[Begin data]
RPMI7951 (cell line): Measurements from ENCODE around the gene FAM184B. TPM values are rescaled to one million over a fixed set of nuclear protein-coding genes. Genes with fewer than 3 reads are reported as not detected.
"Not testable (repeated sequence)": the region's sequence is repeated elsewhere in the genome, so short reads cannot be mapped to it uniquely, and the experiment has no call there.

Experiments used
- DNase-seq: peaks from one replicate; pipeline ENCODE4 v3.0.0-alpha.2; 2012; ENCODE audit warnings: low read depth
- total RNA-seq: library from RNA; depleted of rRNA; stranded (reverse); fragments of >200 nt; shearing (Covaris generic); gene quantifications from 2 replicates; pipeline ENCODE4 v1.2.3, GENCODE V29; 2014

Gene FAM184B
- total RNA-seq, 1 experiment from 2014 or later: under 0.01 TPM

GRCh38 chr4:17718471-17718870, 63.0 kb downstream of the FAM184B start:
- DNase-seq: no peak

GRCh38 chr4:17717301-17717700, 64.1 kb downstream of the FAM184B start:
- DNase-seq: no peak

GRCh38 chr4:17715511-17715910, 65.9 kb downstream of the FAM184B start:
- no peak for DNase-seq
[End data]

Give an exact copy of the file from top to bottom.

RPMI7951 (cell line): Measurements from ENCODE around the gene FAM184B. TPM values are rescaled to one million over a fixed set of nuclear protein-coding genes. Genes with fewer than 3 reads are reported as not detected.
"Not testable (repeated sequence)": the region's sequence is repeated elsewhere in the genome, so short reads cannot be mapped to it uniquely, and the experiment has no call there.

Experiments used
- DNase-seq: peaks from one replicate; pipeline ENCODE4 v3.0.0-alpha.2; 2012; ENCODE audit warnings: low read depth
- total RNA-seq: library from RNA; depleted of rRNA; stranded (reverse); fragments of >200 nt; shearing (Covaris generic); gene quantifications from 2 replicates; pipeline ENCODE4 v1.2.3, GENCODE V29; 2014

Gene FAM184B
- total RNA-seq, 1 experiment from 2014 or later: under 0.01 TPM

GRCh38 chr4:17718471-17718870, 63.0 kb downstream of the FAM184B start:
- DNase-seq: no peak

GRCh38 chr4:17717301-17717700, 64.1 kb downstream of the FAM184B start:
- DNase-seq: no peak

GRCh38 chr4:17715511-17715910, 65.9 kb downstream of the FAM184B start:
- no peak for DNase-seq